The COP26 – our best last hope to save our planet, came to an end last Saturday, 12 November 2021. Between positive highlights and myriad of criticism, the UN summit finally gave birth to the Glasgow Climate Pact – an “agreement of compromise.” However, is this enough to save humanity from doomsday like in a big James Bond movie? Well, surely not. To reflect on the most critical climate conference of 2021, read our actionable recap of key takeaways, alongside a simple guide for businesses and CEOs to take climate action into their own hands.
COP26 – Key takeaways and challenges
The Glasgow Climate Pact
On Saturday, at 8 p.m., the pact was adopted by the 197 signatories of the UNFCC. The rulebook of the Paris agreement is complete, 12 years after the initial COP15. The signature leads to disappointment from Alok Sharma, president of the COP, and other signatory countries. The main aim of the COP was to limit global warming to 1.5°C, and this agreement is not enough to hold it. Sharma addresses the disappointment of many but also points out how important it is that an agreement was reached at all: “I understand the deep disappointment. It’s also vital we protect this package.” Read the 10-page full proposal here.
Regulations are not enough: The New Climate Institute pointed out that “policy implementation on the ground is advancing at a snail’s pace“. Under the current policies, the climate action tracker estimates a temperature rise of 2.7°C (yes, not Fahrenheit) by the end of the century, and the current NDCS would lead to a 2.1°C increase. There has been insufficient momentum from leaders and governments to increase 2030 climate targets ahead of, and at Glasgow: NDC improvements submitted over the last year have reduced the emissions gap in 2030 by only 15-17%. Globally, around 90% of emissions are now covered by net-zero targets.
Keeping the 1,5°C target alive: All countries are committed to revising and increasing their current 2030 emissions targets in 2022. Before that, such a revision would not be scheduled until 2025. In addition, another World Leaders Summit was scheduled for 2023. “Today, we can say with credibility that we have kept 1.5 degrees within reach, but its pulse is weak,” COP26 President Alok Sharma said Saturday. “It will only survive if we keep our promises.”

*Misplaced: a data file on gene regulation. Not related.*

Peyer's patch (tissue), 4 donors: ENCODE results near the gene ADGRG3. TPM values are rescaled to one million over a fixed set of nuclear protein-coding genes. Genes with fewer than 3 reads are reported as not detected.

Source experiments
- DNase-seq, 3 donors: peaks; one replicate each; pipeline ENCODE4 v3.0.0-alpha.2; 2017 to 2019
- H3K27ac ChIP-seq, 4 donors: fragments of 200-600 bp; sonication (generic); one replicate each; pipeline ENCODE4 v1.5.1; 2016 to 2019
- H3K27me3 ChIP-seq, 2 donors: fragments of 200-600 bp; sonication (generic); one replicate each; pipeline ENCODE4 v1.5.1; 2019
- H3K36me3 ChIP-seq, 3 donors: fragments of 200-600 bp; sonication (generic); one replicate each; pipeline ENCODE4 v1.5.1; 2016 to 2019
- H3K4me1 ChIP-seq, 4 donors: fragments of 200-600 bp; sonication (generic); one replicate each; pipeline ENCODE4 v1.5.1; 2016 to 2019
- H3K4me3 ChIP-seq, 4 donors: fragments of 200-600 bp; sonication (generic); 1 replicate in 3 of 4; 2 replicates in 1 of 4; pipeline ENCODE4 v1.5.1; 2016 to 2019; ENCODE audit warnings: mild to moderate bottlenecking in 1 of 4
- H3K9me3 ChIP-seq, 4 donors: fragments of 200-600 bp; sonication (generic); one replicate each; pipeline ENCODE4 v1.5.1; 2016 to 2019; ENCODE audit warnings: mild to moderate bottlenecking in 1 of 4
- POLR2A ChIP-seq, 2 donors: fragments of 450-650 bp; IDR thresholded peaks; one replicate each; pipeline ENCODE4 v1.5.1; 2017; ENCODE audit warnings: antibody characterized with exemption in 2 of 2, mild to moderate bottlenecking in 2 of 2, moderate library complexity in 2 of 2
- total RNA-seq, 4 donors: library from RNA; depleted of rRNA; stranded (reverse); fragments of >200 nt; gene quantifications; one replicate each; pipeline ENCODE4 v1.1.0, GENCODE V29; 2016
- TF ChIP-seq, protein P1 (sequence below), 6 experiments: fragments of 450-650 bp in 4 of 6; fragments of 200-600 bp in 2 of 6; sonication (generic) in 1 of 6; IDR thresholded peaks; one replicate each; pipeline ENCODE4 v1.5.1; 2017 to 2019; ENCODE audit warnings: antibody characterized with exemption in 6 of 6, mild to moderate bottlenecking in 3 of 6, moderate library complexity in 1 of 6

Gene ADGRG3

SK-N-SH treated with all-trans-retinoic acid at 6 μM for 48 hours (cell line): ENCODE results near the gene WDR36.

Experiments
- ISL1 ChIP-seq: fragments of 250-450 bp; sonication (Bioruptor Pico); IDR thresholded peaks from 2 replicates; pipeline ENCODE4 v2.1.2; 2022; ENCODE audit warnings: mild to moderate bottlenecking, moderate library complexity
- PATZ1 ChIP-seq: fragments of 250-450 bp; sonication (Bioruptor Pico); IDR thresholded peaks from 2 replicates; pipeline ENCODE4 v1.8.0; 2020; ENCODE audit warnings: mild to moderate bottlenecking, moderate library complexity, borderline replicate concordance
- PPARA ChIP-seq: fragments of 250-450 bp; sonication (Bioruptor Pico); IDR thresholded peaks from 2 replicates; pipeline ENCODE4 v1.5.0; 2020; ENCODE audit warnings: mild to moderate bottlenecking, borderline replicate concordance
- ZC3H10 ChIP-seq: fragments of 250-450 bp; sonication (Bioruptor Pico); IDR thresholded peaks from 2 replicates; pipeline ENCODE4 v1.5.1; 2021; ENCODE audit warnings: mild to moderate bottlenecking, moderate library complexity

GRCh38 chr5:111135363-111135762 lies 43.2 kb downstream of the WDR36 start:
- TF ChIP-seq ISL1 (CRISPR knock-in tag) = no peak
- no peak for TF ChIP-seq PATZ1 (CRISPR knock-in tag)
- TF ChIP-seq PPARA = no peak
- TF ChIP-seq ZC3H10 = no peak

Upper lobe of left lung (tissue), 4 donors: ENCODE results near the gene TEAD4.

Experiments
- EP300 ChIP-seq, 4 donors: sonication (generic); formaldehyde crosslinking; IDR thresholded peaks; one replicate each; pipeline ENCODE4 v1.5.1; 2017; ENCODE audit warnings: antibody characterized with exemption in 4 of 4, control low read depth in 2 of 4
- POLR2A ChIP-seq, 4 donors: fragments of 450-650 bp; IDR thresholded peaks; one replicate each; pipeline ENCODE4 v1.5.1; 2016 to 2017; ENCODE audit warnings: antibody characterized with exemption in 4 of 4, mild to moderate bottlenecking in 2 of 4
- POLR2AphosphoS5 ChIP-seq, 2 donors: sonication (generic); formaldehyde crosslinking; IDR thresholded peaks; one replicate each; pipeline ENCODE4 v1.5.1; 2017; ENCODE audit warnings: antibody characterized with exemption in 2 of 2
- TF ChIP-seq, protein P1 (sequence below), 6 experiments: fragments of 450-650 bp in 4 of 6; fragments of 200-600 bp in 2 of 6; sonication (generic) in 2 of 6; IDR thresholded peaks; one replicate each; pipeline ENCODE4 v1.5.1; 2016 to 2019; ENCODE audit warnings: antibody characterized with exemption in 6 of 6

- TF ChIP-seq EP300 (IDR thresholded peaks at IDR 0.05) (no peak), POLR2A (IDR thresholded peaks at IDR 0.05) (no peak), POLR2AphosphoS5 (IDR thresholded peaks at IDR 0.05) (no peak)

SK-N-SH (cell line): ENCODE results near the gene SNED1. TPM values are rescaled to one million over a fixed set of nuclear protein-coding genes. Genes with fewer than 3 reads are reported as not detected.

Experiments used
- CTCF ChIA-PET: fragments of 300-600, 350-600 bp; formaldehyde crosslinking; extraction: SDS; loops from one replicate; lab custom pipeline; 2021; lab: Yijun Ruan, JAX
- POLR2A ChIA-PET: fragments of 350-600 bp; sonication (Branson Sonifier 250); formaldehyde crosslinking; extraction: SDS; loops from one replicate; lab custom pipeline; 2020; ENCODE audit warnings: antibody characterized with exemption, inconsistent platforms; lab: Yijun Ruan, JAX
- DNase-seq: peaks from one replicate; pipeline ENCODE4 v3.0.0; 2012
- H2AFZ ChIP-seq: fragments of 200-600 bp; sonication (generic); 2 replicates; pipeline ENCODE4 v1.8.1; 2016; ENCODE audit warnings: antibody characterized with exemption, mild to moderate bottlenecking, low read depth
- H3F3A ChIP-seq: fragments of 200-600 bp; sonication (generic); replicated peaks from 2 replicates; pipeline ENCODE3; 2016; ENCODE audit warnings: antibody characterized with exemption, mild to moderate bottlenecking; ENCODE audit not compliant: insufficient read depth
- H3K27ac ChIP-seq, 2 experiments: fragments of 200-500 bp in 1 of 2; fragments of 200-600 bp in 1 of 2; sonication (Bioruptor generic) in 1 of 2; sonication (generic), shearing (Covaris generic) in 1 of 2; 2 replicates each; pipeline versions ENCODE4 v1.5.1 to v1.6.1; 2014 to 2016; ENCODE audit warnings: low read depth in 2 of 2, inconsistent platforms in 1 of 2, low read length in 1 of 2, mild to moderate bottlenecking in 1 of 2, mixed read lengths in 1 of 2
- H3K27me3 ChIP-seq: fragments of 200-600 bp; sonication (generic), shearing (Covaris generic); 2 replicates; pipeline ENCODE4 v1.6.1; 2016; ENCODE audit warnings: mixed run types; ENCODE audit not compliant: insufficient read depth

Transparency: Transparency is about uniform rules on how countries have to calculate their greenhouse gas emissions.
Phasing down fossil fuels and coal
The sentence “phasing out of coal and fossil fuels” has been mentioned for the first time, a historical premiere for the United Nations. This term did not stay too long in the Glasgow Climate Pact draft, as India and China preferred the term “phasing down” of coal and fossil fuels to “phasing out”, signifying that coal and oil are meant to stay globally.
The “Beyond Oil and Gas Alliance” (BOGA) has been unveiled by Costa Rica and Danemark (joined by France, Ireland, Sweden, Wales, Greenland, and Québec). The goal is straightforward: countries must create a plan to end fossil fuel extraction, the ultimate solution to stop climate change.
Why does it matter: The International Energy Agency found new oil and gas exploration must end by 2022 (yes, next year) to have a shot at keeping global warming within 1.5°C (2.7 degrees Fahrenheit) of pre-industrial levels. A 2018 report by the world’s top climate scientists found the world will need to shorten coal use by 78%, oil use by 37%, and gas use by 25% by 2030 to have a shot at that target.
Leaders of more than 100 countries, including Brazil, China, Russia and the United States, vowed to end deforestation by 2030. The agreement covers about 85% of the world’s forests, which are crucial to absorbing carbon dioxide and slowing the pace of global warming
There are no “loss and damage” funds available
Wealthy nations, which have historically added the most greenhouse gases to the atmosphere, successfully fought off a proposed fund to help emerging countries deal with loss and damage. Instead, delegates agreed to start a “dialogue” about the idea, angering those who say such reparations are long overdue.